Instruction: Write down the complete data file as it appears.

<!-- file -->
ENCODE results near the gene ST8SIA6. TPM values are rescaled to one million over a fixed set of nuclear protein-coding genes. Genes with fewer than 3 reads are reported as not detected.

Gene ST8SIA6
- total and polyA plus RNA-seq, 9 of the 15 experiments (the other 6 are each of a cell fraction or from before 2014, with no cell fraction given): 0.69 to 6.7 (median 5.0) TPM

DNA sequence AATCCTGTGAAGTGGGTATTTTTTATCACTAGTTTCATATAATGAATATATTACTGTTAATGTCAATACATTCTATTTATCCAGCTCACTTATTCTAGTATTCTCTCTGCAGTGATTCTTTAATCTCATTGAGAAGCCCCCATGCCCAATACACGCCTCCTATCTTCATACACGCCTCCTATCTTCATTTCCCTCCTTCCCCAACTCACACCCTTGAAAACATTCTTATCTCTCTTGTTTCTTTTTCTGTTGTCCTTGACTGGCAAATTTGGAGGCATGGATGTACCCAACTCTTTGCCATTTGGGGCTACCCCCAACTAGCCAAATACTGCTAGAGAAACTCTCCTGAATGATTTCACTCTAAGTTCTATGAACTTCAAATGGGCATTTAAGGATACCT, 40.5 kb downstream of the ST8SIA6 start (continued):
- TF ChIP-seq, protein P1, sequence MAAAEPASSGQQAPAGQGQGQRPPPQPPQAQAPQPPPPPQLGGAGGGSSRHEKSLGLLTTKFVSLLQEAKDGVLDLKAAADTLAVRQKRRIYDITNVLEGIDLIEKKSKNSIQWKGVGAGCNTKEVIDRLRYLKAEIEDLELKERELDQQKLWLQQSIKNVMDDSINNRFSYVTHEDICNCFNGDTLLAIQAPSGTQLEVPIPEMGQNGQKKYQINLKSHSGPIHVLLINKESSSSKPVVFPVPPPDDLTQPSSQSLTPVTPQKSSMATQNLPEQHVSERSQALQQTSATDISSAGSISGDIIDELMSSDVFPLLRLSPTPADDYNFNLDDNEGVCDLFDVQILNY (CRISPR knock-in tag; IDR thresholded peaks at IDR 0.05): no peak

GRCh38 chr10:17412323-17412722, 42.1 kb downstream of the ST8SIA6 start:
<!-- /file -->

ENCODE results near the gene ST8SIA6. TPM values are rescaled to one million over a fixed set of nuclear protein-coding genes. Genes with fewer than 3 reads are reported as not detected.

Gene ST8SIA6
- total and polyA plus RNA-seq, 9 of the 15 experiments (the other 6 are each of a cell fraction or from before 2014, with no cell fraction given): 0.69 to 6.7 (median 5.0) TPM

DNA sequence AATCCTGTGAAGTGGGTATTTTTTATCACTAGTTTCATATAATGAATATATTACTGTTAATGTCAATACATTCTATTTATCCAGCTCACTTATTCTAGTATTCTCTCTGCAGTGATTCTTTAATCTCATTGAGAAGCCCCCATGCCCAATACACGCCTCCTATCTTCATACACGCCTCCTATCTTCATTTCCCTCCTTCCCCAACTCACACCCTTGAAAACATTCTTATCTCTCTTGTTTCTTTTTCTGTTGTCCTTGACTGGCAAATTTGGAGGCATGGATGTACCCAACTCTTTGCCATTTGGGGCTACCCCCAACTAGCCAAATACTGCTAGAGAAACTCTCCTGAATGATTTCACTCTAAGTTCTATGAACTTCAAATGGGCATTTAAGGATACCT, 40.5 kb downstream of the ST8SIA6 start (continued):
- TF ChIP-seq, protein P1, sequence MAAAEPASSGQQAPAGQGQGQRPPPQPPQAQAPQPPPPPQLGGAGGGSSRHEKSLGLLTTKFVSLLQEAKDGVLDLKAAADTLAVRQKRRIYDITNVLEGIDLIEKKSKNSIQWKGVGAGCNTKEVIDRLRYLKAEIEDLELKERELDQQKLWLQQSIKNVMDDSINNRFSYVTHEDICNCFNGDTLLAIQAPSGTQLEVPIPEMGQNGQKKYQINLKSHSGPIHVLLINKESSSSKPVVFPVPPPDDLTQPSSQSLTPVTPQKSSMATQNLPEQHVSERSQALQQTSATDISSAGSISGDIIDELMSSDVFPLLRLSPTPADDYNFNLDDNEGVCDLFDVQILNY (CRISPR knock-in tag; IDR thresholded peaks at IDR 0.05): no peak

GRCh38 chr10:17412323-17412722, 42.1 kb downstream of the ST8SIA6 start: